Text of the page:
There is nothing in this occurrence that supports the conclusion that this defendant was deprived of a fair trial. Certainly, keeping an armed guard in the courtroom when a person already convicted of murder and conspiracy to commit armed robbery is on trial, is an elementary and reasonable safeguard. While it is true that, where a prisoner is kept in chains and shackles throughout the trial, and no necessity exists for such stringent measures, such conduct is prejudicially erroneous, People v. Harrington, 42 Cal. 165, 10 Am.Rep. 296, where reasonable precautions are taken, the fact that such precautions necessarily bring before the jury the fact that the defendant is a convict and perhaps a dangerous character does not deprive him of a fair trial. People v. Kimball, 5 Cal.2d 608, 55 P.2d 483; People v. Metzger, 143 Cal. 447, 77 P. 155; People v. Thompson, 23 Cal.App.2d 339, 72 P.2d 927; People v. David, 12 Cal.2d 639, 86 P.2d 811; People v. Loomis, 27 Cal.App.2d 236, 80 P.2d 1012. It was not the fault of the prosecution that defendant was on trial, nor was it the fault of the prosecution that the defendant was a man who had already been convicted of several crimes of violence. The precaution here taken was reasonable. The court was as lenient as the circumstances of the case permitted.

Defendant next complains of certain questions asked him by the district attorney. The defendant elected to take the stand and he testified at some length. On direct examination he denied ever having had possession of the chisel, and denied that he ever possessed such weapons. His exact statement on direct examination was: ‘I didn't have that in my possession. I don't need it. I wouldn't have it. I don't do those things * * *.’ On cross-examination by the district attorney, the following questions were asked and answers given:

‘Mr. Bagshaw: Q. You say you don't have those things—you don't need them? A. I positively don't need them.

‘Q. You refer to this instrument by that. * * * You never carry such things? A. I had never carried any such thing.

‘Q. On Sunday, June 20th, you not only carried such an instrument, but stabbed one Watson in the back with a knife? A. It isn't true.

‘Q. And went to solitary for it? A. Mr. Watson got stabbed in a fight, which he and I had. Another inmate came up behind him and stabbed him in the back. The matter was referred to the courts of Sacramento.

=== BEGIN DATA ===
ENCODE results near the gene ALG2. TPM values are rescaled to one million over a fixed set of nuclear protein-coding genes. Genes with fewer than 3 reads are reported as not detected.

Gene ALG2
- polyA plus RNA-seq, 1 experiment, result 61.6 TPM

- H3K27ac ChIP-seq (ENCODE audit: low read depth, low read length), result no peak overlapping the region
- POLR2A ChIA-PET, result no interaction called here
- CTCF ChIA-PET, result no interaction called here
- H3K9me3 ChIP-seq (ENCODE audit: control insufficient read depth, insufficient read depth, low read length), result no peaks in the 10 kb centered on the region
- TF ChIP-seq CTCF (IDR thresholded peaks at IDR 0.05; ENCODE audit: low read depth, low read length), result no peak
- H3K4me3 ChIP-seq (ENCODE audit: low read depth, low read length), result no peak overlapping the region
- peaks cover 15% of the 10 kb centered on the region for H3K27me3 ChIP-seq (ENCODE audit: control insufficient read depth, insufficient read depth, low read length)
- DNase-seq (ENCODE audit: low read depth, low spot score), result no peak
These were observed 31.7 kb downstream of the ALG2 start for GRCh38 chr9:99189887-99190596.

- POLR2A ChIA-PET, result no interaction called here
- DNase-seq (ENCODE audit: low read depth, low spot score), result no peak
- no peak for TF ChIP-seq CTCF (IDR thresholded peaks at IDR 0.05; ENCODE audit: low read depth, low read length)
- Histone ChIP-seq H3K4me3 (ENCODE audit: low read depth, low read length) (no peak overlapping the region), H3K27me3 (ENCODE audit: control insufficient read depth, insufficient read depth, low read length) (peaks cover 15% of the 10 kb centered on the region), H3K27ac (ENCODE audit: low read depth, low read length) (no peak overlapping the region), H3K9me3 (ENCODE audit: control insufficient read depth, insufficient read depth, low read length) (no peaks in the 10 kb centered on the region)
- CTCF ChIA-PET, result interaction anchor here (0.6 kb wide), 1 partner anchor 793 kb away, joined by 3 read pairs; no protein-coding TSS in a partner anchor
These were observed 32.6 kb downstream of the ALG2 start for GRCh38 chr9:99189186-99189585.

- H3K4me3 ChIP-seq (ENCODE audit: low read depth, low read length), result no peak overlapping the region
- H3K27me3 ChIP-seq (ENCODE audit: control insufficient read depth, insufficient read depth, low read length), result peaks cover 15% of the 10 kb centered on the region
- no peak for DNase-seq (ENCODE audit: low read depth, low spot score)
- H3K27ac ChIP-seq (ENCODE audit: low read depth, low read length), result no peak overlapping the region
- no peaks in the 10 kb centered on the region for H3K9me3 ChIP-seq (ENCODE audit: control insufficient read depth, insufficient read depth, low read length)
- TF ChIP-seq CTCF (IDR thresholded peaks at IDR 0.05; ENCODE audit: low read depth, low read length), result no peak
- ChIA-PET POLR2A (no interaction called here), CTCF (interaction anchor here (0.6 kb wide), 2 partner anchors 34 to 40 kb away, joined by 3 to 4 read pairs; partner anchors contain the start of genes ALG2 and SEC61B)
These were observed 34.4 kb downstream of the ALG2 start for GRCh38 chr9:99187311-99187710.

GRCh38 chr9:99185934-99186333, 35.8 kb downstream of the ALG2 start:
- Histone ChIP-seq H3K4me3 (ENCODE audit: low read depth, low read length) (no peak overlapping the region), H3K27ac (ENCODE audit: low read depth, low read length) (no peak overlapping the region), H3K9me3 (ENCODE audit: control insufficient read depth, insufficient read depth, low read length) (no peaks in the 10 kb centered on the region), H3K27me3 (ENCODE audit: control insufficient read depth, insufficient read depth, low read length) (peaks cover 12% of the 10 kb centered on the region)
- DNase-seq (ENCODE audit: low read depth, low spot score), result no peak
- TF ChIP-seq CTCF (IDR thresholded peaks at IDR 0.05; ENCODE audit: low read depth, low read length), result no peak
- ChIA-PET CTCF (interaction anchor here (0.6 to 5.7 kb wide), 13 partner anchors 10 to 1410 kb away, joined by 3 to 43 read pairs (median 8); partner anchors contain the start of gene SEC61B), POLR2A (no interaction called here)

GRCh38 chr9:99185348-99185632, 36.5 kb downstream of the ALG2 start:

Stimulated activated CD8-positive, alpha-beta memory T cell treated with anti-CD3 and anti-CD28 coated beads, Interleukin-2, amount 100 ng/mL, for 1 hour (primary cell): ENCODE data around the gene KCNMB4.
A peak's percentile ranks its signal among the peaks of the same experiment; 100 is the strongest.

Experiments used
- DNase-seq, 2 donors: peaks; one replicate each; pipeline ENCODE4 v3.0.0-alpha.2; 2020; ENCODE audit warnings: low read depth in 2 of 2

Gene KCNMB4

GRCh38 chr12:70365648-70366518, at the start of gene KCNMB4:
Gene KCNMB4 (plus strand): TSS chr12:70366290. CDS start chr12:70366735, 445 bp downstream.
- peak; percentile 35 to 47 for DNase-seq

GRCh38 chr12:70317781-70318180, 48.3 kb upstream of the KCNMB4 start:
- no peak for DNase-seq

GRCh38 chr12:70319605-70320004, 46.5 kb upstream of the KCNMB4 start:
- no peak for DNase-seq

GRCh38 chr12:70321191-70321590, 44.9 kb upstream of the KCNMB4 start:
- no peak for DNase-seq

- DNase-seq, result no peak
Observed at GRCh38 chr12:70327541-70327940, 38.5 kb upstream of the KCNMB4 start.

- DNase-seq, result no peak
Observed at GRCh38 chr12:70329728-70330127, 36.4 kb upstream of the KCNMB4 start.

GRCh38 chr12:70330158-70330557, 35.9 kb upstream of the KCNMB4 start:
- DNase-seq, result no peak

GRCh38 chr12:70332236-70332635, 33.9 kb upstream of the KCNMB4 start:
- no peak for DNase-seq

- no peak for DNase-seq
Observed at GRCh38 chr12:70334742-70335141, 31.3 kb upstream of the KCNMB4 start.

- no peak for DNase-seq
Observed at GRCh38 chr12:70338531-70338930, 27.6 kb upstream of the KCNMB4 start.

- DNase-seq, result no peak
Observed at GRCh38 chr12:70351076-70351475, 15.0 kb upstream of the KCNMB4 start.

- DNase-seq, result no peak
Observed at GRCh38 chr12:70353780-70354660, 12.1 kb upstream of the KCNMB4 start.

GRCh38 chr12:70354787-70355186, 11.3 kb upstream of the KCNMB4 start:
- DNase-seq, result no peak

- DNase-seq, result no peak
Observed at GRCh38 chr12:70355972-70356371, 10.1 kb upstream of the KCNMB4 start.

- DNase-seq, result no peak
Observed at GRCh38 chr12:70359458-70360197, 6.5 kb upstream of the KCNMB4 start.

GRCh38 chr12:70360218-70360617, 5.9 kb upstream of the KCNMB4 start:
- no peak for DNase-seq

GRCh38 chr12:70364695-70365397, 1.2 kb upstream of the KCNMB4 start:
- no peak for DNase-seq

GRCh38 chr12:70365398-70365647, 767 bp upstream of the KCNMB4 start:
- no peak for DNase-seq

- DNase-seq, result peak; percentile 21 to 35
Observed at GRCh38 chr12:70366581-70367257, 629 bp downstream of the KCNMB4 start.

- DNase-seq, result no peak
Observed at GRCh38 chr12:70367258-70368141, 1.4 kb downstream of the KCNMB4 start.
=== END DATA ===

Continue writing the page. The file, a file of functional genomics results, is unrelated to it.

‘Q. That was in Folsom? A. Yes, and the District Attorney there, after hearing what Mr. Watson had to say, and several others, said he couldn't take me into court, and I was let out immediately after his finding. It was never proven I cut anyone, or intended to.’

It will be noted that there was no objection made to these questions. Therefore, even if it were error to ask the questions, which it was not, defendant cannot now complain. It is normally the rule that failure to object or failure to assign the asking of improper questions as misconduct, constitutes a waiver and precludes raising the point on appeal. People v. Routh, 182 Cal. 561, 567, 189 P. 436. But there was no error in the asking of the questions. The cross-examination was well within the scope of the direct testimony. In view of defendant's statement made on direct that he never had had a knife in his possession while an inmate, it was permissible for the district attorney to attempt to show that on at least one prior occasion the defendant had unlawfully carried a knife while in prison. Defendant's answers to the question demonstrate that the cross-examination had some basis and that the questions were asked in good faith. It is, of course ‘the settled rule that it is proper in a criminal case to cross-examine a defendant upon any relevant and material matter elicited on his direct examination, for the purpose of showing conduct or statements inconsistent with his direct testimony.’ People v. Westek, 31 Cal.2d 469, 476, 190 P.2d 9, 14. That rule is here applicable. See, also, People v. Hoffman, 199 Cal. 155, 161, 248 P. 504.

The last contention of defendant is that section 4502 of the Penal Code is invalid because it does not define what constitutes a ‘sharp instrument’ and is therefore indefinite, uncertain and ambiguous. The argument requires but scant attention. Criminal statutes are not to be strictly construed, but all the provisions of the Penal Code ‘are to be construed according to the fair import of their terms, with a view to effect its objects and to promote justice.’ § 4, Penal Code. The Legislature was not required to list every type of sharp instrument in the statutory prohibition. All that is required is that the crime must be clearly defined so that any reasonable person will know what constitutes a violation. See cases collected 7 Cal.Jur. p. 843, § 7; 14 Am.Jur. p. 773, § 19. The present defendant obviously knew what the statute meant, and knew that he was violating it. His flight upon the request of the guard to produce the object in his pocket, amply demonstrates this. ‘Immediate flight, even in the absence of any accusation, may afford persuasive evidence of consciousness of guilt.’ People v. Cooper, 81 Cal.App.2d 110, 117, 183 P.2d 67, 71.

The chisel was clearly a ‘sharp instrument’ within the meaning of section 4502. It has already been described. This section of the Penal Code was passed ‘to protect inmates and officers of state prisons from the peril of assaults with dangerous weapons perpetrated by armed prisoners.’ People v. Wells, 68 Cal.App.2d 476, 481, 156 P.2d 979, 981. The statute should be reasonably construed to accomplish this beneficent purpose. See, also, People v. Crenshaw, 74 Cal.App.2d 26, 28, 167 P.2d 781.

The judgment of conviction and the order denying the motion for a new trial are affirmed.

PETERS, Presiding Justice.

BRAY and WOOD, JJ., concur.

Copied to clipboard